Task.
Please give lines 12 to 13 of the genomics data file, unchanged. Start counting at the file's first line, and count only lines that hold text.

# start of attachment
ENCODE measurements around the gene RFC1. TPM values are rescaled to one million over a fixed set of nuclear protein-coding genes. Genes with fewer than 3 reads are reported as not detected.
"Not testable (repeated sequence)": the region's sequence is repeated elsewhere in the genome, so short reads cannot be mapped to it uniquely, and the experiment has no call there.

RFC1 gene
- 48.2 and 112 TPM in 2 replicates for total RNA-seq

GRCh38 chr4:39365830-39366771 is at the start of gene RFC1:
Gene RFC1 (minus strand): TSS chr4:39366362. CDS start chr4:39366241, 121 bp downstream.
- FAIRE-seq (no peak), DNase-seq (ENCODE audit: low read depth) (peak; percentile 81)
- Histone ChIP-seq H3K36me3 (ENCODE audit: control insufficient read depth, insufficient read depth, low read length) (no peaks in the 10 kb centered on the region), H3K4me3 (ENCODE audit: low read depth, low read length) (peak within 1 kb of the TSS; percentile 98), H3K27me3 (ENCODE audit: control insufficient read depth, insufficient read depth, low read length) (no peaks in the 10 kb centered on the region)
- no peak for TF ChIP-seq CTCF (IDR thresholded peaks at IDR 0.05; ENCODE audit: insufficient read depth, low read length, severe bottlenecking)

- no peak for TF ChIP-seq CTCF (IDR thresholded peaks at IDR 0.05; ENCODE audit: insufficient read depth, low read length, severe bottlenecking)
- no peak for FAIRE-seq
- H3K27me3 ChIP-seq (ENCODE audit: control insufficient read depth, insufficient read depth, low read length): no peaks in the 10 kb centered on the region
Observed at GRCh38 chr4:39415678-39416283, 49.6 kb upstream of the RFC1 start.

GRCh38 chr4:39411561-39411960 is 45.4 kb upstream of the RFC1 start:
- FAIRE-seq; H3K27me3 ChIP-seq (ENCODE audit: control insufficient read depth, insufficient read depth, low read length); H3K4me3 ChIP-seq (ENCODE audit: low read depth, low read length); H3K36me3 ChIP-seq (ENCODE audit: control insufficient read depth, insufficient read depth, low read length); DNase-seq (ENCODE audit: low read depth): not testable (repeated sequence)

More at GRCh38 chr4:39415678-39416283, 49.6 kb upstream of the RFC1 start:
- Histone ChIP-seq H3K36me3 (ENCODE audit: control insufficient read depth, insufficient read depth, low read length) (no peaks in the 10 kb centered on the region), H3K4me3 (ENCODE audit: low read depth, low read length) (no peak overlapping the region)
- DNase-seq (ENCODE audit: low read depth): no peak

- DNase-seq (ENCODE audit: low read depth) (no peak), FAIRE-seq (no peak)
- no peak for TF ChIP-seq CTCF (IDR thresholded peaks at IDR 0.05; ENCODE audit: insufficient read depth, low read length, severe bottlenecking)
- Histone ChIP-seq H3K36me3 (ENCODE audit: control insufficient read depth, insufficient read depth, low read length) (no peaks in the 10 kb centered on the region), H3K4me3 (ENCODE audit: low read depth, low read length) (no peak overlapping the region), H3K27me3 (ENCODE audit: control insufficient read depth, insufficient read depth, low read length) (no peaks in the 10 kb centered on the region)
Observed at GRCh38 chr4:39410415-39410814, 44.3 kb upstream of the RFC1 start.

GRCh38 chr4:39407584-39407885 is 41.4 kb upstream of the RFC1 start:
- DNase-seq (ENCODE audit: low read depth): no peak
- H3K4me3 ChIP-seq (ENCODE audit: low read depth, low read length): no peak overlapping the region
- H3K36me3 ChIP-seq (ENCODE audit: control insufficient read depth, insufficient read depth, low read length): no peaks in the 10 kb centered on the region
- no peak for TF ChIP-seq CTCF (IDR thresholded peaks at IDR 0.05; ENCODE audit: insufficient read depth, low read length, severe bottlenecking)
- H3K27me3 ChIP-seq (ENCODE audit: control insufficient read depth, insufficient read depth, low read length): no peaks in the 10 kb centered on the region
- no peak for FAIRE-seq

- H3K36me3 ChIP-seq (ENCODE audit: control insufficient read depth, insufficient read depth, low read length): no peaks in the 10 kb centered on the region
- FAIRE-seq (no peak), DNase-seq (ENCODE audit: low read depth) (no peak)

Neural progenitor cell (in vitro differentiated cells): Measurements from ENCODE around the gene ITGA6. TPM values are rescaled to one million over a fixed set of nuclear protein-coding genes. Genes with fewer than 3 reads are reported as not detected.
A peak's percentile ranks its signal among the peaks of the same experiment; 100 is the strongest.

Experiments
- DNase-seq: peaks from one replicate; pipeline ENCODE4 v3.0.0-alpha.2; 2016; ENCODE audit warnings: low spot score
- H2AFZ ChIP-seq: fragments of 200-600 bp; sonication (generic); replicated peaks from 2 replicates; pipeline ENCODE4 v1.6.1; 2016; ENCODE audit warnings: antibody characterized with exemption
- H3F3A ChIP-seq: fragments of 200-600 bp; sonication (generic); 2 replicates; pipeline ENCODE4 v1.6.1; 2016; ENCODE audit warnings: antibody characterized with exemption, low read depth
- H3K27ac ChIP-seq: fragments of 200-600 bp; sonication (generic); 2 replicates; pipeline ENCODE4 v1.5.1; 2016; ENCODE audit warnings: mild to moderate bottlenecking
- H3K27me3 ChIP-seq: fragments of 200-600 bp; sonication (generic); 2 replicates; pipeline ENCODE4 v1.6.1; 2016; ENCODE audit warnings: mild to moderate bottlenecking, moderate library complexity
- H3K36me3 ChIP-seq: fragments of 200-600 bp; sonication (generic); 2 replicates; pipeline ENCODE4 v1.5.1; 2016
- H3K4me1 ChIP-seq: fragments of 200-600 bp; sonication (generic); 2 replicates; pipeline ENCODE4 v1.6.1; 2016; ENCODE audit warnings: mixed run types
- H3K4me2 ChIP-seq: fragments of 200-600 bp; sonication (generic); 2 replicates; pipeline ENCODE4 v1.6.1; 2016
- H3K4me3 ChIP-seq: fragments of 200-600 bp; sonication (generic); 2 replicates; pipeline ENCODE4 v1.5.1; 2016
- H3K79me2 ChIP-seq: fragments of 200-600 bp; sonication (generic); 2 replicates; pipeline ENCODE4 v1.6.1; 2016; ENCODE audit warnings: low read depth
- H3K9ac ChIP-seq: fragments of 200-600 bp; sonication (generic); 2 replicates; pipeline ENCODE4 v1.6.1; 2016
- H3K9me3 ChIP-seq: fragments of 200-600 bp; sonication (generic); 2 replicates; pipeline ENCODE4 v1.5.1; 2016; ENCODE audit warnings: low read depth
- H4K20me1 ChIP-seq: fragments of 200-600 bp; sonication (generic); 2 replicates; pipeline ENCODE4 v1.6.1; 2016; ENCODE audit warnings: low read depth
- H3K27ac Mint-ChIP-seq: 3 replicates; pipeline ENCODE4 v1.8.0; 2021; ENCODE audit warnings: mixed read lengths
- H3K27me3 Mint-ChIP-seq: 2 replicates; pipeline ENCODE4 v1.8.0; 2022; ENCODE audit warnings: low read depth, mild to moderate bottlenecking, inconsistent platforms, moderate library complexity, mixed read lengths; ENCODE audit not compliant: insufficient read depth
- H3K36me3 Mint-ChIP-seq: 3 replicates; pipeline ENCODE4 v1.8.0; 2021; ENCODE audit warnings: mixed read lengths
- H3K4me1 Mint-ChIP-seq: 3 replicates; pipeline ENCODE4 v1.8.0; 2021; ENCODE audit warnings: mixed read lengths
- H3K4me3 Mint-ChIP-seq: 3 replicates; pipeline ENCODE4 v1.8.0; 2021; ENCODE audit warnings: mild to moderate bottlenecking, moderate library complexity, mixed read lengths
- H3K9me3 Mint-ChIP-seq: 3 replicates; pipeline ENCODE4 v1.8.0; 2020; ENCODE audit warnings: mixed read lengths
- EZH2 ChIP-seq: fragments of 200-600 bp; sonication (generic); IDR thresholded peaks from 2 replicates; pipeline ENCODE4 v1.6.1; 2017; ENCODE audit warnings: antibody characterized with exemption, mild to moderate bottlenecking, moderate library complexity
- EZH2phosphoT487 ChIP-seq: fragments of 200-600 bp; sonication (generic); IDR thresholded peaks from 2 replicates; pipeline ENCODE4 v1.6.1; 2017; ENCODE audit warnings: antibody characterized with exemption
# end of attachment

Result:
- H3K27me3 ChIP-seq (ENCODE audit: control insufficient read depth, insufficient read depth, low read length): no peaks in the 10 kb centered on the region
Observed at GRCh38 chr4:39415678-39416283, 49.6 kb upstream of the RFC1 start.